Saturday, March 21, 2015

The Friday Five Delayed



Because I was participating in a blog hop, the Friday Five was put on hold until today! Here are 5 things you may not know about B&Bs (Bed and Breakfasts)

1.    The custom of opening private homes to travelers in the United States dates back to the time before the colonies became the United States.

2.      During the Great Depression, enterprising folks earned extra money by putting a sign in their yards reading Tourists or Guests.
3.    After World War II, people who traveled in Europe brought home the idea of B&Bs to this country.
4.      B&Bs have evolved from rooms in private homes to restored historic homes, old schools, churches, and even cabooses which increases their tourist value.
5.      In recent years, many B&Bs have begun to offer amenities and services formerly only found in hotels: spa services, weddings, internet connections, and meeting spaces.

Penelope Pembroke opens the Kelley family home as a B&B to support Mayor Harry Hargrove’s campaign to resuscitate the little town of Amaryllis AR after its major job source closed. Her father Jake moves downstairs to a little apartment formerly occupied by live-in servants in the early days of the house. Penelope also turned the attic into a family-friendly accommodation. Only Abijah the cat takes offense to the new enterprise. (Read his “interview” on page 2 of this blog, Typed Tales.)
Life moves on smoothly until the night a scroungy biker with a Yankee accent strolls into the local honky-tonk, flattens Penelope at the sound of gunfire, and then disappears—until later that night when he shows up at her back door, slightly injured but very much on the run from his biker buddies. She patches him up and lets him stay in one of her empty rooms.
Before she knows it, she’s on the run, too—and with her ex-husband’s young soon-to-be ex-live-in girlfriend! Is Tiny the Biker/aka Sam protecting them or setting them up?

From The Bogus Biker

  Penelope tried without success to see her father, but the biker’s weight crushed her against the splintery wooden floor. Arms and legs spread-eagled like a turtle pinned under a rock, she thought she could feel her eyes bulging. “Daddy?”
  “He’s all right.” The biker’s voice, no hint of its former twang, came out clipped and correct. “Be still, and be quiet.”
Yankee, she thought with automatic contempt. “You’re squashing me.”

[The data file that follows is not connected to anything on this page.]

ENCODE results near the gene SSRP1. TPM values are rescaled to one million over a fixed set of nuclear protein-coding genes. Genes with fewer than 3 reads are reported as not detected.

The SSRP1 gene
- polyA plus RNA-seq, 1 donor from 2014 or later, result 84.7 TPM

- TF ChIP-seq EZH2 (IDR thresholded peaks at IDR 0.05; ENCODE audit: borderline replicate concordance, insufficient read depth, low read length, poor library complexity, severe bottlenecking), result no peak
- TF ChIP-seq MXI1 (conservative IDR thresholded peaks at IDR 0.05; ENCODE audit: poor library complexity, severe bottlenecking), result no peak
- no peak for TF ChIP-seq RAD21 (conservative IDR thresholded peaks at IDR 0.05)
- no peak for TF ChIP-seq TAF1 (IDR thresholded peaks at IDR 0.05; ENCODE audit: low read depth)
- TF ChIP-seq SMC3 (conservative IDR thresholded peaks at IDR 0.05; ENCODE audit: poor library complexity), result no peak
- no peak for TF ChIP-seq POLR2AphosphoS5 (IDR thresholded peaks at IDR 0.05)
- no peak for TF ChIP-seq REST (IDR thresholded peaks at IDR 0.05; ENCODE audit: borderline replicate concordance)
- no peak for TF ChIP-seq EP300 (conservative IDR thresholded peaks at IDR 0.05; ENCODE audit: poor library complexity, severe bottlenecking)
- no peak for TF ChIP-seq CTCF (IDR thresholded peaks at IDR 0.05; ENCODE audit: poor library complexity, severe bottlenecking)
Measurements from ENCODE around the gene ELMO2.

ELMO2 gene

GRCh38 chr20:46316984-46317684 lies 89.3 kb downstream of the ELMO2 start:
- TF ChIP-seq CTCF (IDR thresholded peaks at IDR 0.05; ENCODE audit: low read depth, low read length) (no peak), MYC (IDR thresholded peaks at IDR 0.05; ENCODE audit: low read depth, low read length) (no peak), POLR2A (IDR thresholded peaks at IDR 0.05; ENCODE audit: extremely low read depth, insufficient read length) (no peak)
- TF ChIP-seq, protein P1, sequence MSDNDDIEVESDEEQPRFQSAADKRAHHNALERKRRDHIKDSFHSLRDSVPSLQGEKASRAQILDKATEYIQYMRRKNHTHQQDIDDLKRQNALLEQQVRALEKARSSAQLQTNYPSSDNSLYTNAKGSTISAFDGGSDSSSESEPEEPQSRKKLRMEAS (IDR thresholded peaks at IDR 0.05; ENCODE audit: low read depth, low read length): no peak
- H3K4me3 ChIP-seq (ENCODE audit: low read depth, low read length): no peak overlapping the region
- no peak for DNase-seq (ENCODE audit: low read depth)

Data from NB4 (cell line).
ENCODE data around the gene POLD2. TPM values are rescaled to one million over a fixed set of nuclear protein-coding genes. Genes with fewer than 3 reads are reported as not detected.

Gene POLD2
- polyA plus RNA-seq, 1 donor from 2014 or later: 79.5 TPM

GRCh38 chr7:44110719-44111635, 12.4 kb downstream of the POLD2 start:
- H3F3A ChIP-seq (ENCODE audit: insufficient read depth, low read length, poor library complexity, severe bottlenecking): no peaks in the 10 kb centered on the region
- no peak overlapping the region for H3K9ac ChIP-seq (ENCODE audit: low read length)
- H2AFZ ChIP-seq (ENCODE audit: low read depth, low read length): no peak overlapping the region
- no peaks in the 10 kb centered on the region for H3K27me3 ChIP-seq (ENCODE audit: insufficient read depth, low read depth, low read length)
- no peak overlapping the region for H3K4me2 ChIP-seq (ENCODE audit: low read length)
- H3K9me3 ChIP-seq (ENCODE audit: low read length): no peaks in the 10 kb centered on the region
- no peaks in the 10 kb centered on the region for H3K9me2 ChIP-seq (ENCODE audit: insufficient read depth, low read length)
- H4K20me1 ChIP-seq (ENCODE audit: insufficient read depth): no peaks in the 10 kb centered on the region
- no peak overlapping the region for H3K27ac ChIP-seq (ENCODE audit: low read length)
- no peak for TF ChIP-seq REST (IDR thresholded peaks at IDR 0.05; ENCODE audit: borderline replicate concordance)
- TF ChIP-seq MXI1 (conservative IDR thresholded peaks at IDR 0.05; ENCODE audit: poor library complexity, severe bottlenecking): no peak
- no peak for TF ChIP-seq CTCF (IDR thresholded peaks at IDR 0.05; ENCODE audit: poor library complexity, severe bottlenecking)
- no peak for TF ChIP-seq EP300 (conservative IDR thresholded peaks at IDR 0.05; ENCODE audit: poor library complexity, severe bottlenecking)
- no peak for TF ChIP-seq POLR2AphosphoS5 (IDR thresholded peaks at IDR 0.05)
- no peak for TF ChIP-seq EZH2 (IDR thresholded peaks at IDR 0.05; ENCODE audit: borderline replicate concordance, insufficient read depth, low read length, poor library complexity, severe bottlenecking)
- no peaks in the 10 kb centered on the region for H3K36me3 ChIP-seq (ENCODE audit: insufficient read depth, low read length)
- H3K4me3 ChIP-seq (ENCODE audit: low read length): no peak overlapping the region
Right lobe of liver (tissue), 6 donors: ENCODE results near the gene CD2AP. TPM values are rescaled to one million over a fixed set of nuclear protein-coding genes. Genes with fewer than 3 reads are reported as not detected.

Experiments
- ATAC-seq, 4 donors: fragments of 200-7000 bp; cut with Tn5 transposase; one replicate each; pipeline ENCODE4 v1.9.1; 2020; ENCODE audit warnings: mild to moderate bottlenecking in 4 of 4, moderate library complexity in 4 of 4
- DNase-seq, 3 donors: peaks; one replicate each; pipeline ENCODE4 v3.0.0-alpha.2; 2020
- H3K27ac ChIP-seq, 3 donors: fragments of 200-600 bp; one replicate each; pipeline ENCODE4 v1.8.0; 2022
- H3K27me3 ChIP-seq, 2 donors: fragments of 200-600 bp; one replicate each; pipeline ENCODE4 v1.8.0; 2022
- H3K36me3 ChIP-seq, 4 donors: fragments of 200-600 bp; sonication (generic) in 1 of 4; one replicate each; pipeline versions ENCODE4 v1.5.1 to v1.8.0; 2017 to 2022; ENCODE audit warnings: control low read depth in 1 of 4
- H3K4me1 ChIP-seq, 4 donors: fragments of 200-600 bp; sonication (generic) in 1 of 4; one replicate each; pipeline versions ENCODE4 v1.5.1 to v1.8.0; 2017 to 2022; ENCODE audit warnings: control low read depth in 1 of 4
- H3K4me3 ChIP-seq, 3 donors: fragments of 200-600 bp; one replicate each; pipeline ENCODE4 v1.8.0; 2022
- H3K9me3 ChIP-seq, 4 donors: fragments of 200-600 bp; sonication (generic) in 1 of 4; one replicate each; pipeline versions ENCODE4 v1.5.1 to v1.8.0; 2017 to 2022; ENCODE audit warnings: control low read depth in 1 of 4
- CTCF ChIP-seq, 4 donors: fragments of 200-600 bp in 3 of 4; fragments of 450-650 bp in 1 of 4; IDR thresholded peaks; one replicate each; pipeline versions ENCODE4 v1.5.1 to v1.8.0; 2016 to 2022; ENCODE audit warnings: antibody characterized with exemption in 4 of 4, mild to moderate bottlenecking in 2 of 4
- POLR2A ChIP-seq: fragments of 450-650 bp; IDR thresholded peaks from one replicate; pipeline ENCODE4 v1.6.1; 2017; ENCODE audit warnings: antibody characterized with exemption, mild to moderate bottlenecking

He lifted his body slightly but kept his fingers around her wrists, rendering her arms immobile.
  “What’s going on?” she asked.
  “Not sure. Be quiet.”
  “Hush up, Nellie, “Jake hissed from somewhere.
  She heard chairs crashing around her. The jukebox went silent as the front door flew open against it. Feet stampeded in that direction. The cooler above them groaned and sputtered, sending droplets of water spattering down. Suddenly, the biker heaved his body upwards. She rolled over in time to see him disappear toward the back. Then the wail of police sirens displaced the eerie silence left behind by the exodus of patrons.
  “Daddy?”
  Jake stood over her, his posture reminiscent of the soldier he had been a long time ago. “For heaven’s sake, get up off the floor, Nellie. Brad’s going to come walking through that door any minute, and he’s gonna be shocked enough seeing you here, much less with your skirt hiked up to your drawers.”
  Penelope fumbled with her turquoise, red, and yellow broomstick skirt and scrambled to her feet.   “Out the back,” she said. “Hurry.”
  With Jake at her heels, she headed down the short hall, past the restrooms that never smelled exactly clean, toward what Roger euphemistically called the ‘fire door’, and flung it open. Officer Rosabel Deane, the police department’s newest recruit, smiled. “Going somewhere, Mrs. Pembroke?”
  “I guess not,” Penelope said, tugging at the yellow knit pullover that had edged its way above her waistband. “Office Deane, isn’t it?”
  “Yes, ma’am. You want to just step back inside?”
  “Do I have a choice?”
  The young officer’s dark eyes danced with mirth. “No, ma’am, I’m afraid you don’t.”
  Penelope sighed and turned around. Jake, already on his way back in the main area, motioned her to the table they’d vacated. Her unfinished Reuben lay wet and limp beside the overturned water glass. She pushed it away.
 Jake’s eyes focused on the front door. In a few minutes his grandson, newly-minted Detective Sergeant Bradley Pembroke, strode in with one hand resting on the butt of his undrawn nine millimeter Glock. “How-do, Brad,” he said, touching his forehead in a mock salute.
  “Pawpaw! What in the…Mother!” His generous mouth, inherited like his mother’s from the Irish Kelleys, opened in a perfect ‘O’. Penelope resisted the urge to reach up and close it for him.             
  Bradley moved closer to the table and leaned down. “What are you two doing here?”